Colour Theory

Social Housing Ymere

Amsterdam | NL

The paintwork of a housing block can really define the character of a street and even a neighborhood, yet it does not often get a lot of attention.  Social housing corporation Ymere chose to do things differently: for the next round of renovations for several of their Amsterdam projects, they asked us to consult on the colour scheme.

A thorough analysis of the history, structure and location of the housing blocks became the base of our proposal. We delved into the city archives and discovered photos that - even though they were mostly black and white - still revealed a lot about the original shades. Examining the structures provided insight which elements of the paintwork could be separated or grouped together. But most importantly, a location visit gave us the chance to experience the different neighborhoods and the buildings’ surroundings, how the light changes during the day, and how the greenery effects the atmosphere.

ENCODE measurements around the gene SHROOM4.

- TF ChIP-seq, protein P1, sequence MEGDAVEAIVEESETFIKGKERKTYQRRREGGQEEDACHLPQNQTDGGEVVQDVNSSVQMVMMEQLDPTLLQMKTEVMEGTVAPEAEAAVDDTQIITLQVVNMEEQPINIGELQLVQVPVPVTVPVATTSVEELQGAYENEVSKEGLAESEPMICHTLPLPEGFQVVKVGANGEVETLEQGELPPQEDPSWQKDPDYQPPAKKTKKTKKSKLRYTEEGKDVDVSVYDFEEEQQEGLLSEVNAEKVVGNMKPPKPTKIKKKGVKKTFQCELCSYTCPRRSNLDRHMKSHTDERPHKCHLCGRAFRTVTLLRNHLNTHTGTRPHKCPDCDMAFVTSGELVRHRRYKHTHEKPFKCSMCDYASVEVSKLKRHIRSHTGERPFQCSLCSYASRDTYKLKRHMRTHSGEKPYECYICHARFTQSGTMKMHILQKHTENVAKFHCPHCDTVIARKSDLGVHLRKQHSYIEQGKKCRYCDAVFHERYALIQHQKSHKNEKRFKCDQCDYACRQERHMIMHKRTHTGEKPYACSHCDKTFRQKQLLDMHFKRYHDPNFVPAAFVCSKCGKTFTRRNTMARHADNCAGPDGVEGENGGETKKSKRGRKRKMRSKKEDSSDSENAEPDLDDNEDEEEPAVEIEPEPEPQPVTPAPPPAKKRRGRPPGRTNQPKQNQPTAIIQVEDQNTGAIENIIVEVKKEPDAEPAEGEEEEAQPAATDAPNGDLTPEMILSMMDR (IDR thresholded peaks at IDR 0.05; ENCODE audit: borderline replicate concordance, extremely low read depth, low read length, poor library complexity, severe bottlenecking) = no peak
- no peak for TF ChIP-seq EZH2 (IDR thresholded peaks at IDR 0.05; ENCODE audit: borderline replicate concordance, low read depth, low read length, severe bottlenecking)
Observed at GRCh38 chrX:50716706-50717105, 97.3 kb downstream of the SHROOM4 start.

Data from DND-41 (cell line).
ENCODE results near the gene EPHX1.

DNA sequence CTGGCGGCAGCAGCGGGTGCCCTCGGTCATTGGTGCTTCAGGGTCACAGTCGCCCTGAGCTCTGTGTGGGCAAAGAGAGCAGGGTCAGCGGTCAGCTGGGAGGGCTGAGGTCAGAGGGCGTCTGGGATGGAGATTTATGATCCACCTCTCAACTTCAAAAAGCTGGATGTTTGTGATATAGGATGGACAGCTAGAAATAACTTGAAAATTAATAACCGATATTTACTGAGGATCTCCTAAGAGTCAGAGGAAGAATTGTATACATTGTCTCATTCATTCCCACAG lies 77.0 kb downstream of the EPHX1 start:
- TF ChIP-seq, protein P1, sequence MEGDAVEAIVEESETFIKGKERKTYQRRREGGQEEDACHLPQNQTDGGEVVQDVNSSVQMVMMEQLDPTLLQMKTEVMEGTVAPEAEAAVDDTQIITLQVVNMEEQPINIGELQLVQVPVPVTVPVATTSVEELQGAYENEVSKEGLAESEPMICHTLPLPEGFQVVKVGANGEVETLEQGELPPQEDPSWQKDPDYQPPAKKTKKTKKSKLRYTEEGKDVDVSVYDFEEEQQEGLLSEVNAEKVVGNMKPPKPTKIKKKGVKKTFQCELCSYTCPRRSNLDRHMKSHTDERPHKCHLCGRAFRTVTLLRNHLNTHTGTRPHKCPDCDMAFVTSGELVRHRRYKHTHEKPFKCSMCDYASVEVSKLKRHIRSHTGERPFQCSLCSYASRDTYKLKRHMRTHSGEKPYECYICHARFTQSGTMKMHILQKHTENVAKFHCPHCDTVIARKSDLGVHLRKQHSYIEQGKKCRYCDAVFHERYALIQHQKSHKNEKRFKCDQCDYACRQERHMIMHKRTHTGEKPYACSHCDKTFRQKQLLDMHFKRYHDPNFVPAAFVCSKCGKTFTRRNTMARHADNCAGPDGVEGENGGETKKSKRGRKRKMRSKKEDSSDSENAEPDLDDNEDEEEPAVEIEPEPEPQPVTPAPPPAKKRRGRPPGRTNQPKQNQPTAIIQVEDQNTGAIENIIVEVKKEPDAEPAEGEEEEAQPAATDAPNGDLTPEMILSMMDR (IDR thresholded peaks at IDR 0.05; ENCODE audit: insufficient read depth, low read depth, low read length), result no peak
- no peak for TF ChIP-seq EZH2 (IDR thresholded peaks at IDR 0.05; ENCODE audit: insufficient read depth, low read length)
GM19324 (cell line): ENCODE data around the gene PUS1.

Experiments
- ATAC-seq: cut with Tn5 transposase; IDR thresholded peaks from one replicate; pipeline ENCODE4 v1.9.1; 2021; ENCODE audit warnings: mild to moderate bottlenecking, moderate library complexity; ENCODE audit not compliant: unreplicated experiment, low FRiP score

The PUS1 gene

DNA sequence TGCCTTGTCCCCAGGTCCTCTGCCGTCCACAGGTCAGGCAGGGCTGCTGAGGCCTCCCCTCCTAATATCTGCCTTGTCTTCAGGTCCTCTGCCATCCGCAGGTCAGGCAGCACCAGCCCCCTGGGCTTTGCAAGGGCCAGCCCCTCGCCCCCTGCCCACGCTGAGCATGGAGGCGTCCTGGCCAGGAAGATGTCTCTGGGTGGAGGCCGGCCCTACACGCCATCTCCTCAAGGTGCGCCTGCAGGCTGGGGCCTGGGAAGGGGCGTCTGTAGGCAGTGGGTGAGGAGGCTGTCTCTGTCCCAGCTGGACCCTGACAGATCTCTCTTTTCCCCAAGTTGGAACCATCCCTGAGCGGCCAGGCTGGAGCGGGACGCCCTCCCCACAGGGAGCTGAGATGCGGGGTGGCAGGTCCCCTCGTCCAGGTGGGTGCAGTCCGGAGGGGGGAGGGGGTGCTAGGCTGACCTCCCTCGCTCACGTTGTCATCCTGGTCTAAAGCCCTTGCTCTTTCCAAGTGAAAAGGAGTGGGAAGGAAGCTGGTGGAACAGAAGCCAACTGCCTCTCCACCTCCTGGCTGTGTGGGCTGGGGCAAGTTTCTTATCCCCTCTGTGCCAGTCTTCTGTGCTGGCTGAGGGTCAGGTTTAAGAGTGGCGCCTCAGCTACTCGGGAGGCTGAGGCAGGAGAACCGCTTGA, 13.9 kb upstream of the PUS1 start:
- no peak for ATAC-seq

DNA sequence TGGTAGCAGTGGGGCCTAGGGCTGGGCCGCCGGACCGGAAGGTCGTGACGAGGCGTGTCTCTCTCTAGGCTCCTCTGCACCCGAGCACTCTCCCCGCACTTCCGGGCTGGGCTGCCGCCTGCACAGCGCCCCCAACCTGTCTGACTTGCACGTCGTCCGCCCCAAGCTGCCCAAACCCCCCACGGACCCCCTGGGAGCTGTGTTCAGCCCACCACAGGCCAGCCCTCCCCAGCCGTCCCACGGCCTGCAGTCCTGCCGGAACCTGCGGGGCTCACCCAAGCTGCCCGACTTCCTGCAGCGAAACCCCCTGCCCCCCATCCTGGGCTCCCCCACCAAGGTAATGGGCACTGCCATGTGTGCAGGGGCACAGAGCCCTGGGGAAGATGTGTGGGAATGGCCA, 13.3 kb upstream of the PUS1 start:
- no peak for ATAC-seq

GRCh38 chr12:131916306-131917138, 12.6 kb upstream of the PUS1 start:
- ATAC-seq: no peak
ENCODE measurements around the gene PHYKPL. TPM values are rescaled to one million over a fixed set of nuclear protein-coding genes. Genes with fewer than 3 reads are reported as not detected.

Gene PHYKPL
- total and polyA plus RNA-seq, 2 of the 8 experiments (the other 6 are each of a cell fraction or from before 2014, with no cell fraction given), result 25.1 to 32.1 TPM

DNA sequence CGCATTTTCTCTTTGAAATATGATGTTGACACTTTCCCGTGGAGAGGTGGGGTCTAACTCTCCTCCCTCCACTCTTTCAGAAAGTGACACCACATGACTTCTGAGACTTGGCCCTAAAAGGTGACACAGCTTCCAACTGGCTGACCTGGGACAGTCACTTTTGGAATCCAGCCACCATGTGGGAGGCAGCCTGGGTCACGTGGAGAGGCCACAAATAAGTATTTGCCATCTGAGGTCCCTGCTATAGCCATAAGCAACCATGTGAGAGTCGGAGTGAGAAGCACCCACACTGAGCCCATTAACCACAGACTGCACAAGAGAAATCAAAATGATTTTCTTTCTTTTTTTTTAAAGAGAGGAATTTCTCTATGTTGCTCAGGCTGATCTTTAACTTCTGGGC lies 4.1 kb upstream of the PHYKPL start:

The computer program Colorjive allowed us to digitally organize all this information and subsequently manipulate and play around with a variety of colour schemes, resulting in two proposals that each consist of four base tones and two accent colours. These were presented to the residents, who, as daily users, had the final say.

The facades of these housing blocks, mostly built in the crisis years of the 1980s, lacked structural definition. By accentuating some distinct elements — a balcony, an entrance, a dormer, a window frame — and downplaying others, a thoughtful use of colour has introduced much needed depth and rhythm. This way, new paintwork becomes much more than a superficial refresher: it breathes new life into an entire street.



Renée Appelo


Peter Mann